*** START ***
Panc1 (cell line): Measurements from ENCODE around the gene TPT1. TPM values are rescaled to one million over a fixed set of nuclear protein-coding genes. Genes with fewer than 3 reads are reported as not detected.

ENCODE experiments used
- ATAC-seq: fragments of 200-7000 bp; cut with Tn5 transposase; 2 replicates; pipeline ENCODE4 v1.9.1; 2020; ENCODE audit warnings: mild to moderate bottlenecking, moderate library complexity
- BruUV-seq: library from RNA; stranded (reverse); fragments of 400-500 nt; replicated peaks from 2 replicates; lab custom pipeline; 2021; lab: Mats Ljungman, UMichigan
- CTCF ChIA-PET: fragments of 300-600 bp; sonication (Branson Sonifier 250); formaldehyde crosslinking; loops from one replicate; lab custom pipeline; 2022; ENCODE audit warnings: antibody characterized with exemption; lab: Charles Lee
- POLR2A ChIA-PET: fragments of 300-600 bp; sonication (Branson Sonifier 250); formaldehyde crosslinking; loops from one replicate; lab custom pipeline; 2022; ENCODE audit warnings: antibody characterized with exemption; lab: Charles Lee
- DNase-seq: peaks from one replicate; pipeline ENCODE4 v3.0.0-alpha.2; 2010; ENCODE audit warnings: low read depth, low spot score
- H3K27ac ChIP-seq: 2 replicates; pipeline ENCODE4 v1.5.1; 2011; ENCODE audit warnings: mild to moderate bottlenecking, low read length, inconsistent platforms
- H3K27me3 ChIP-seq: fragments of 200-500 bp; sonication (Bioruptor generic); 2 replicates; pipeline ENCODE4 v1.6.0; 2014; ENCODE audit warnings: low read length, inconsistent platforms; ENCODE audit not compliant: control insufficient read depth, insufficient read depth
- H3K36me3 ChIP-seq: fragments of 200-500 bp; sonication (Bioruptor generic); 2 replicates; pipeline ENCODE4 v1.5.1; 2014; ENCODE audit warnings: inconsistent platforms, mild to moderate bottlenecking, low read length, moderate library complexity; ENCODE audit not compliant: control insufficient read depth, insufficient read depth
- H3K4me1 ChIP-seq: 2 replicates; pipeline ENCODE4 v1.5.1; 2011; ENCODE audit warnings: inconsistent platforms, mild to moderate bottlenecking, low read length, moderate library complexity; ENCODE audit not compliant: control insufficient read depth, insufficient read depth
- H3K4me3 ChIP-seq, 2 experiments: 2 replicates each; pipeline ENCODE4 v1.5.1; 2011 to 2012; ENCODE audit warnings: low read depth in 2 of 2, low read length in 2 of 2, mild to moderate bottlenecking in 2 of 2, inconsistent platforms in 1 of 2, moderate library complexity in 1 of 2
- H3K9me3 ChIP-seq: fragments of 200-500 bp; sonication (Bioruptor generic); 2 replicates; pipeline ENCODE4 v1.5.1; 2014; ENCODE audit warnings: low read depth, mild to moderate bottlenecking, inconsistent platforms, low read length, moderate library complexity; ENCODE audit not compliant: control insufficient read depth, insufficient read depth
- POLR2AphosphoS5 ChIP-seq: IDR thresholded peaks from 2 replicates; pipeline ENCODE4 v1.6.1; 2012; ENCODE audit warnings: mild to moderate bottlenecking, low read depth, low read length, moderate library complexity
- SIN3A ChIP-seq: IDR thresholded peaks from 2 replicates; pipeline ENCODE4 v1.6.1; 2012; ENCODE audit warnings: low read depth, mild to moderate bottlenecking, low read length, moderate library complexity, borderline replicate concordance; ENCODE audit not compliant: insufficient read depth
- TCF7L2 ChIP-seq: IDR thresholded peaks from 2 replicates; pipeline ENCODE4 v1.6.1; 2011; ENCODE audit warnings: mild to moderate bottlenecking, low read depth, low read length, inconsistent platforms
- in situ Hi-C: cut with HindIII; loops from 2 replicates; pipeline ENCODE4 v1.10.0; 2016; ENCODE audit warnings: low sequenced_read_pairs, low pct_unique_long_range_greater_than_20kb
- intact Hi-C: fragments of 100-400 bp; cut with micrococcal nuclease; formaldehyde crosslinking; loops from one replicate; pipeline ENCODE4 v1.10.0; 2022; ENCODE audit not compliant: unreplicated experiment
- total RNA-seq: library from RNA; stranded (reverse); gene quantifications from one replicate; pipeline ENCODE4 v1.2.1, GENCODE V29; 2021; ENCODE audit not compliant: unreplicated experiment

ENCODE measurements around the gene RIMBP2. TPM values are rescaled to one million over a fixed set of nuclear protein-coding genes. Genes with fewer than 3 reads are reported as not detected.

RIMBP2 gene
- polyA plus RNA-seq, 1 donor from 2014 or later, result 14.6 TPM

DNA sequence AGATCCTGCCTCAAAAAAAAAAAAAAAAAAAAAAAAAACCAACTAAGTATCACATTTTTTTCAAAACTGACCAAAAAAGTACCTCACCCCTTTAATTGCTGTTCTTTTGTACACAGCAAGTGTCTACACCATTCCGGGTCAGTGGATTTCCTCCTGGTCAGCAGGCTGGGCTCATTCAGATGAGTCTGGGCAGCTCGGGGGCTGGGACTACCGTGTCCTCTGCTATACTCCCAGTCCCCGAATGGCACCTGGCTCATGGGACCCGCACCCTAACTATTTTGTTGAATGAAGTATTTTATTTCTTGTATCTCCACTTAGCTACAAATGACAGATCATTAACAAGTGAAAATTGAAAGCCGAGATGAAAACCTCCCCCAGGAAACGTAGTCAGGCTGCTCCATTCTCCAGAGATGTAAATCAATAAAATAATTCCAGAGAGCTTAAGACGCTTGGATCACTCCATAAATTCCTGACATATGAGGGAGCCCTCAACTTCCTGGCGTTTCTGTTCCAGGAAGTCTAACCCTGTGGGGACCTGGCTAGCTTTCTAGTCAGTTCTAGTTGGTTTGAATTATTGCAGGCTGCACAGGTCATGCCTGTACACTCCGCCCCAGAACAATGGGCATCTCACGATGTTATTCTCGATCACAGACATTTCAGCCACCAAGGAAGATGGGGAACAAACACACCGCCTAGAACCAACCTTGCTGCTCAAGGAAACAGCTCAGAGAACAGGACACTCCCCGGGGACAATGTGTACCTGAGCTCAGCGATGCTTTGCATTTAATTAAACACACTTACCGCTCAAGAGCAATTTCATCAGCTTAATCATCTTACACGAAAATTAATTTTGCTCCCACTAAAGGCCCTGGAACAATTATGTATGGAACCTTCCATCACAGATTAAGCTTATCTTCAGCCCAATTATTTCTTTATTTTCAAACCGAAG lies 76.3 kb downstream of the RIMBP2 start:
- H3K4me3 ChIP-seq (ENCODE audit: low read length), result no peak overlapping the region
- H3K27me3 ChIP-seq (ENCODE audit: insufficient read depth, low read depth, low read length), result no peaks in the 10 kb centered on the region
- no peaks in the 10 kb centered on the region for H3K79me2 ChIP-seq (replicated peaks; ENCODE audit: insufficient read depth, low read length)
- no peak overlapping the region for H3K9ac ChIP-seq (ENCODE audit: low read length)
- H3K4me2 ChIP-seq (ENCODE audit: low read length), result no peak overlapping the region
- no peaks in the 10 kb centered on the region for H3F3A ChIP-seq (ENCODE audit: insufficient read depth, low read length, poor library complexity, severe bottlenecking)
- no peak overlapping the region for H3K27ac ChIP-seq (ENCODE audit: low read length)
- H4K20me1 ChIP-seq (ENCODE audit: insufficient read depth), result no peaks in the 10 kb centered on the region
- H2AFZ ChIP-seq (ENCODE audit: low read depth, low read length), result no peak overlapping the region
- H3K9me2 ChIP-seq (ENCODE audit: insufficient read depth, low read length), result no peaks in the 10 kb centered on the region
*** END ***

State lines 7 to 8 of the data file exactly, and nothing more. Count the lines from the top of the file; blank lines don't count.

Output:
- DNase-seq: peaks from one replicate; pipeline ENCODE4 v3.0.0-alpha.2; 2010; ENCODE audit warnings: low read depth, low spot score
- H3K27ac ChIP-seq: 2 replicates; pipeline ENCODE4 v1.5.1; 2011; ENCODE audit warnings: mild to moderate bottlenecking, low read length, inconsistent platforms